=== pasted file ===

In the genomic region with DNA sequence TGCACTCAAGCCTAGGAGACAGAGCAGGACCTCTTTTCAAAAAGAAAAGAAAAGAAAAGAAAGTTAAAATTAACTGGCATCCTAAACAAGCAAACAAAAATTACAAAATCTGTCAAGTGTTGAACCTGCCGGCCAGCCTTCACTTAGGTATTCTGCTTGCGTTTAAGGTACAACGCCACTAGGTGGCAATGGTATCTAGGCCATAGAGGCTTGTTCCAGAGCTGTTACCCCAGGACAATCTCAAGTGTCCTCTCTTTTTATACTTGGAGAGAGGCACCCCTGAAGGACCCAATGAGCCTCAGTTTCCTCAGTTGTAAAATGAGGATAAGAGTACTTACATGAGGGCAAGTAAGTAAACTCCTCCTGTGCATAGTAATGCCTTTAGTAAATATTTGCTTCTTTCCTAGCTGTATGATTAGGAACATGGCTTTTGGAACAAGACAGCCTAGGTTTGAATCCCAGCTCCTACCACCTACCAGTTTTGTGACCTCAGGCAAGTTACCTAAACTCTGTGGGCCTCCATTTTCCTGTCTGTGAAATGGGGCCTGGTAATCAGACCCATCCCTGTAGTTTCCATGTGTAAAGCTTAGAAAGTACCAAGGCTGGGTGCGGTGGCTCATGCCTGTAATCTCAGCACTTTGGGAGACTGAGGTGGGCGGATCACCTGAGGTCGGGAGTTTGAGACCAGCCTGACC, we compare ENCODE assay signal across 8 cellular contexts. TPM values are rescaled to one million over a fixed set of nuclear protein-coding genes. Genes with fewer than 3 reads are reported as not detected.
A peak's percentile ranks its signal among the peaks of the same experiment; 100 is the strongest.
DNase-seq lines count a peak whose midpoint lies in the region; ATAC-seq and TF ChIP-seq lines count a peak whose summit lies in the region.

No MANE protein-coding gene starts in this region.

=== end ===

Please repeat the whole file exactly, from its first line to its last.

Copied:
In the genomic region with DNA sequence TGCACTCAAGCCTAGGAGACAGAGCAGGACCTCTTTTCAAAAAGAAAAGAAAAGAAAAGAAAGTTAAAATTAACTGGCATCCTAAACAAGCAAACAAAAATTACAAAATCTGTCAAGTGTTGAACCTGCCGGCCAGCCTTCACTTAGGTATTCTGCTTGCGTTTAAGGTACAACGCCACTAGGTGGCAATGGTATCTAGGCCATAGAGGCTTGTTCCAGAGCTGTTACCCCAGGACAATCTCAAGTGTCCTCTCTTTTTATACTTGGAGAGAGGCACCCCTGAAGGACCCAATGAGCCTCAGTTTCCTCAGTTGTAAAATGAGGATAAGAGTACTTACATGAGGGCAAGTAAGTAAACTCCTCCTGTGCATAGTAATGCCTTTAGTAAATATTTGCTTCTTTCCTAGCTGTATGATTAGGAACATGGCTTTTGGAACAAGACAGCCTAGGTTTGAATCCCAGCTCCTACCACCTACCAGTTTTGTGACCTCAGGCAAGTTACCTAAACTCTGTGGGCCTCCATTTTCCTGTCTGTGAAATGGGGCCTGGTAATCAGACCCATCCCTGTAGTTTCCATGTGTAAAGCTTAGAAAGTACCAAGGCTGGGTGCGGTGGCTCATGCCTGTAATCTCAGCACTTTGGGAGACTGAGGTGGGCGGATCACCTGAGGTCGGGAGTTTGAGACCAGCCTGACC, we compare ENCODE assay signal across 8 cellular contexts. TPM values are rescaled to one million over a fixed set of nuclear protein-coding genes. Genes with fewer than 3 reads are reported as not detected.
A peak's percentile ranks its signal among the peaks of the same experiment; 100 is the strongest.
DNase-seq lines count a peak whose midpoint lies in the region; ATAC-seq and TF ChIP-seq lines count a peak whose summit lies in the region.

No MANE protein-coding gene starts in this region.